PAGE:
Central Maine Power, the state’s largest utility, has reached an agreement with solar power companies over the expansion of the industry in the state.
The settlement includes a commitment from the utility company to spend $700,000 over the next two years to add more clean energy in the regional electric grid.
In a statement, the company said the settlement with solar power operators, if approved by state regulators, will help improve the deployment of more renewable energy.
“In order to reach Maine’s clean energy goals, we must have a firm and forward-looking commitment from developers, regulators, policymakers and utilities to work together to address challenges and find solutions,” Joe Purington, the utility’s president and CEO, said in a statement. “We have made great strides to date, and this settlement was an opportunity to ensure momentum by providing a framework to help us work more collaboratively and effectively.”
Money from the settlement will help pay for the hiring of more employees and contractors to speed up the connection of solar farms to the power grid. The company’s statement said it has already hired more than 100 people to support the effort.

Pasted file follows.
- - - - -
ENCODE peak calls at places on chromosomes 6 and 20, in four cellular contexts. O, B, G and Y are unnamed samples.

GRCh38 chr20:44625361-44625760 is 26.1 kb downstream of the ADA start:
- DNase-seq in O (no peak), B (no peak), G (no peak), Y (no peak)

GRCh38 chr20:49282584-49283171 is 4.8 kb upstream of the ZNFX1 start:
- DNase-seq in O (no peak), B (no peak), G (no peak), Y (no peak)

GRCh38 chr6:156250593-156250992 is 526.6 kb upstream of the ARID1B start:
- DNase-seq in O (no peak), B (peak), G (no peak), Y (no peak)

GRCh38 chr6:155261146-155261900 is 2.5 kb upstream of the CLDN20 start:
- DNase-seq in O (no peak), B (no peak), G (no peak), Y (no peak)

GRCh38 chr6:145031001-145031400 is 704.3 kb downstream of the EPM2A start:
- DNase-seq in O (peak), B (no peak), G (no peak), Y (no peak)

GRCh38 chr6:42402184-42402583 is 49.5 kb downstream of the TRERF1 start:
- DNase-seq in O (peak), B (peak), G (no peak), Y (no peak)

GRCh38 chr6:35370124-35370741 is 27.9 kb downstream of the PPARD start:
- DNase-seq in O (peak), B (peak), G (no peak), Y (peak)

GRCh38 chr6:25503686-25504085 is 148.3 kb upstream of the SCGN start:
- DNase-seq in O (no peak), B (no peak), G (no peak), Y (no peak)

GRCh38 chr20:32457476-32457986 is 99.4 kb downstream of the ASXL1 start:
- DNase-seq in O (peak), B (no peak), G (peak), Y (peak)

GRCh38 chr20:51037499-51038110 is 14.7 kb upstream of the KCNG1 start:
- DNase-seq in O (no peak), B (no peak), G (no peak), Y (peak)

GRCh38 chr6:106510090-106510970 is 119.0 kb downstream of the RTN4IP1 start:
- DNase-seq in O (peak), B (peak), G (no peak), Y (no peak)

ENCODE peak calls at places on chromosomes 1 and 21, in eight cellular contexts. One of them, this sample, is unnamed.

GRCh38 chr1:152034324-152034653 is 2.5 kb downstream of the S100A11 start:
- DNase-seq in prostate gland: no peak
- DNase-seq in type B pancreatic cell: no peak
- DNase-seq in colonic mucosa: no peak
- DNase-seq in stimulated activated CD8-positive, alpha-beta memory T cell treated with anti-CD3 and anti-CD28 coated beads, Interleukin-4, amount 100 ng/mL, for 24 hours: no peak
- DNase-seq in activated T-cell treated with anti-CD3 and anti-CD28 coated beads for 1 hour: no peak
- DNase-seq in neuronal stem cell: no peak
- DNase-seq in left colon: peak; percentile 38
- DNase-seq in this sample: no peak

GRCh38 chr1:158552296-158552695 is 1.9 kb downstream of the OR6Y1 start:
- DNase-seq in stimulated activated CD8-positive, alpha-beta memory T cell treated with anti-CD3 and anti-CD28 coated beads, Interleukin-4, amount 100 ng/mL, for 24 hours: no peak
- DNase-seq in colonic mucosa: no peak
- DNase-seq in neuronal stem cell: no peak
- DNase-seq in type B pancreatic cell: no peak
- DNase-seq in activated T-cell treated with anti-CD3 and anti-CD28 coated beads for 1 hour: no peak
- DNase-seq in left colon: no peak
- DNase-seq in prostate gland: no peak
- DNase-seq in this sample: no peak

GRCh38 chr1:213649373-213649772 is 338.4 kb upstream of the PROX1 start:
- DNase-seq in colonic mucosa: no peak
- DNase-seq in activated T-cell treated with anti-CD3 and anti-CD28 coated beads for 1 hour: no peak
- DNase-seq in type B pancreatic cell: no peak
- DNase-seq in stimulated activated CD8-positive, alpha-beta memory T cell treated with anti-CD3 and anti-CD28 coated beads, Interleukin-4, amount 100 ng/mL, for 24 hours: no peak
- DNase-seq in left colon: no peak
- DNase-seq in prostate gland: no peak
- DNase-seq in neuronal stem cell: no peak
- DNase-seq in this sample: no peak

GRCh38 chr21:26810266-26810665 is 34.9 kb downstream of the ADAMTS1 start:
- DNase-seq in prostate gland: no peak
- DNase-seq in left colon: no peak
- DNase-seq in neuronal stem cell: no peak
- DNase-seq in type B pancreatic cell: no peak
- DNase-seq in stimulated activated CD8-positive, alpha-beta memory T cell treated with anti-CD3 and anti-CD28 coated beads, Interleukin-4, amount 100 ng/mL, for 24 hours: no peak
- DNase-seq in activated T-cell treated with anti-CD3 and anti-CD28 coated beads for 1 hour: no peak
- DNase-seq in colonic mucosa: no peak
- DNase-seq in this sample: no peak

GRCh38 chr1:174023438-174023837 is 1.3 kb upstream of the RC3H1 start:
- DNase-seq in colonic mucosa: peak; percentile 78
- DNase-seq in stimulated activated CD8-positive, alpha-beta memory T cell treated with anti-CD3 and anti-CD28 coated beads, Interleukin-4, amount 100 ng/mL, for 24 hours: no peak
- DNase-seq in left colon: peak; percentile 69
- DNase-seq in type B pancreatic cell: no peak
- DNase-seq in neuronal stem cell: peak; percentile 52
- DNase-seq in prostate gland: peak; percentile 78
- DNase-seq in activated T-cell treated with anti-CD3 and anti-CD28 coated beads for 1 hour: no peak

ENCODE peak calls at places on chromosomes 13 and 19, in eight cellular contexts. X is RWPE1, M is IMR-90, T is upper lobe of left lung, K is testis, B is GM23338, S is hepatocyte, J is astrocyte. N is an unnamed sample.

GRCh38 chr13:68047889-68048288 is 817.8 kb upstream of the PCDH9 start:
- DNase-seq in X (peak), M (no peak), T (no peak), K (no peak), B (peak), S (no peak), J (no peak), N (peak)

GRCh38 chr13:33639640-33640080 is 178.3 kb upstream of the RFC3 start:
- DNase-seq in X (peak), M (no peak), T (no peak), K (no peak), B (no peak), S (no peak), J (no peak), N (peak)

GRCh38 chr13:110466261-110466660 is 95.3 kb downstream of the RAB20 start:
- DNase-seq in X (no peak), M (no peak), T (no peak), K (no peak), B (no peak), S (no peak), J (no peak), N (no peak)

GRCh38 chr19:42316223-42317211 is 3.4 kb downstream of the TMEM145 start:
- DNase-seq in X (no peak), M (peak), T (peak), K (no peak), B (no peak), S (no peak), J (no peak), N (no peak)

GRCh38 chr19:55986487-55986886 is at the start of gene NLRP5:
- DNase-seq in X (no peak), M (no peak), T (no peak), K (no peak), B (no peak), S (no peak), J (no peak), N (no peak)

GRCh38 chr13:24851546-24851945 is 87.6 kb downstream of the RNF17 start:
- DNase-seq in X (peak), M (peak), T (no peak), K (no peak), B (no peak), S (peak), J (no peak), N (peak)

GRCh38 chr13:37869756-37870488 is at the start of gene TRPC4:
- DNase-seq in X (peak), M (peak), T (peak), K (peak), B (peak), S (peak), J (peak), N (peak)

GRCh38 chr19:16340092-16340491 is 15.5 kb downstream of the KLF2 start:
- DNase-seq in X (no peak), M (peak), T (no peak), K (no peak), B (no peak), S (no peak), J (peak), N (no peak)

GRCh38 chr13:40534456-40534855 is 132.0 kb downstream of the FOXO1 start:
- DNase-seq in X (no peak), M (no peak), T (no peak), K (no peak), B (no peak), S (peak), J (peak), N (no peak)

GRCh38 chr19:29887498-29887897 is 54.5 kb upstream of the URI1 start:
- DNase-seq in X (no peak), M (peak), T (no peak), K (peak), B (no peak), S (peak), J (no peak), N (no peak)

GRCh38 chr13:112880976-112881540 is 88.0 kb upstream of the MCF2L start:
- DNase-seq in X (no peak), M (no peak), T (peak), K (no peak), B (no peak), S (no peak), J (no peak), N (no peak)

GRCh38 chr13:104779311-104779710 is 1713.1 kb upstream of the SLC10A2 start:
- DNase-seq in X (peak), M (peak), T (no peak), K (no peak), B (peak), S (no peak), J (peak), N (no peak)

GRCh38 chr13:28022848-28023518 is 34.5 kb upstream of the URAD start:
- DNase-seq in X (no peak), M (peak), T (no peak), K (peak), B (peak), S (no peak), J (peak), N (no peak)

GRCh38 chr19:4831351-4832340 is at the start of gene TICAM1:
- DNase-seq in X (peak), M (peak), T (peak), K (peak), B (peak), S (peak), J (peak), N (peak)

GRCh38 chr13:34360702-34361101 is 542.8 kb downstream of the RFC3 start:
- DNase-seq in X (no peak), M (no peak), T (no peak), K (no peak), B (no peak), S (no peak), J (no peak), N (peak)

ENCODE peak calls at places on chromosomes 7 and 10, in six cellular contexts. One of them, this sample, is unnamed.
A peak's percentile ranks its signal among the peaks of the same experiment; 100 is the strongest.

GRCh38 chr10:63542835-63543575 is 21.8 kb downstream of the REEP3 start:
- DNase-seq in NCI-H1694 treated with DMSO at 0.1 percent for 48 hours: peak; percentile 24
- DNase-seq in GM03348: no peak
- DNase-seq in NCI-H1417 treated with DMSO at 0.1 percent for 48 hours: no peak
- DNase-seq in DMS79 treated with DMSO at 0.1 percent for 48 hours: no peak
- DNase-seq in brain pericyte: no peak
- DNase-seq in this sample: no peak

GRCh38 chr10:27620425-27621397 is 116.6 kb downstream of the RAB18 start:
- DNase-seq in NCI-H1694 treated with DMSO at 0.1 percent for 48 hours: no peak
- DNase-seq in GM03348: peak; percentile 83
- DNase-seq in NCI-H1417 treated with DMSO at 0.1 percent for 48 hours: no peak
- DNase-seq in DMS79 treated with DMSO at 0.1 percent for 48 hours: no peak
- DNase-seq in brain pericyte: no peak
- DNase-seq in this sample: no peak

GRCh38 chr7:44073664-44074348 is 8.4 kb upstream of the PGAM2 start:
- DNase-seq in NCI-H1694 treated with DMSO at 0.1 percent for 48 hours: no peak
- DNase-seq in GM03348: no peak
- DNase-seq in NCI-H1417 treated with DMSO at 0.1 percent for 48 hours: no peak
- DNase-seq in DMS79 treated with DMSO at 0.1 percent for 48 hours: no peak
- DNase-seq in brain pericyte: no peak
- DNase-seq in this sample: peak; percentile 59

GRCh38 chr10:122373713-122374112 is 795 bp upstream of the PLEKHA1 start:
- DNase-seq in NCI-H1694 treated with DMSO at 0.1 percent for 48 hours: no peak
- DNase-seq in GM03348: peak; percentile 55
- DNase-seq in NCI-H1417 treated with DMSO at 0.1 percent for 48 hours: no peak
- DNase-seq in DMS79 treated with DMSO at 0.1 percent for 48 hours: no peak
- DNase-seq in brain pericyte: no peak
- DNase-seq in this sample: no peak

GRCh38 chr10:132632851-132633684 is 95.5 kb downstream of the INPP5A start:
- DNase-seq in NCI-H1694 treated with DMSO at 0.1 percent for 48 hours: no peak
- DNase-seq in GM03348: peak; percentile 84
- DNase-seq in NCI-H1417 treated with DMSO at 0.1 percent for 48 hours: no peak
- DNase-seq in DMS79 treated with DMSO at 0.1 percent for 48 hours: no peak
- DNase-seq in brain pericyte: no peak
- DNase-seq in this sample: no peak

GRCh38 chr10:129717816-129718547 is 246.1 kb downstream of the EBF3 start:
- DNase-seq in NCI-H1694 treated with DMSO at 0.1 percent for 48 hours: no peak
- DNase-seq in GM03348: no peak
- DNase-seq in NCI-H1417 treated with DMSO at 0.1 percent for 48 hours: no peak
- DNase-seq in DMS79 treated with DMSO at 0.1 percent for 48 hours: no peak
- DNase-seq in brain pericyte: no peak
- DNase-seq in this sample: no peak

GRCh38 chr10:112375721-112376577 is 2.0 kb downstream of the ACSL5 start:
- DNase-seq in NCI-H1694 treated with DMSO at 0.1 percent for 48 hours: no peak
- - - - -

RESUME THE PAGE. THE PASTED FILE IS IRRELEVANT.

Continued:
Maine has set aggressive goals to get more power from the sun and wind in coming years as it seeks to diversify its energy portfolio and reduce greenhouse gas emissions.
In 2020, about 80% of Maine’s electricity net generation came from renewable energy resources, with hydroelectric power providing the largest share at 34%, according to the U.S. Energy Information Administration.
Clean power groups, such as Maine Renewable Energy Association and the Coalition for Solar Access, had complained that CMP was throttling the expansion of solar power in the state by delaying the process of hooking up solar farms to its substations and requiring solar operators to pay for last-minute, multimillion dollar upgrades.
Gov. Janet Mills asked state utility regulators to open an investigation into the solar interconnectivity issues following CMP’s announcement early last year that it had underestimated the cost of infrastructure upgrades needed to connect about 18 solar projects to the grid.
Investigators are seeking to determine “the best way to accommodate increasing amounts of renewable energy, including solar installations and energy storage, and substantial load growth with increasing electrification of the heating and transportation sectors,” according to a statement by the agency.
The proposed deal between CMP and the solar industry now heads to the state Public Utilities Commission, which must decide whether to accept the terms of the agreement.
This article was originally posted on Maine utility reaches deal over solar power expansion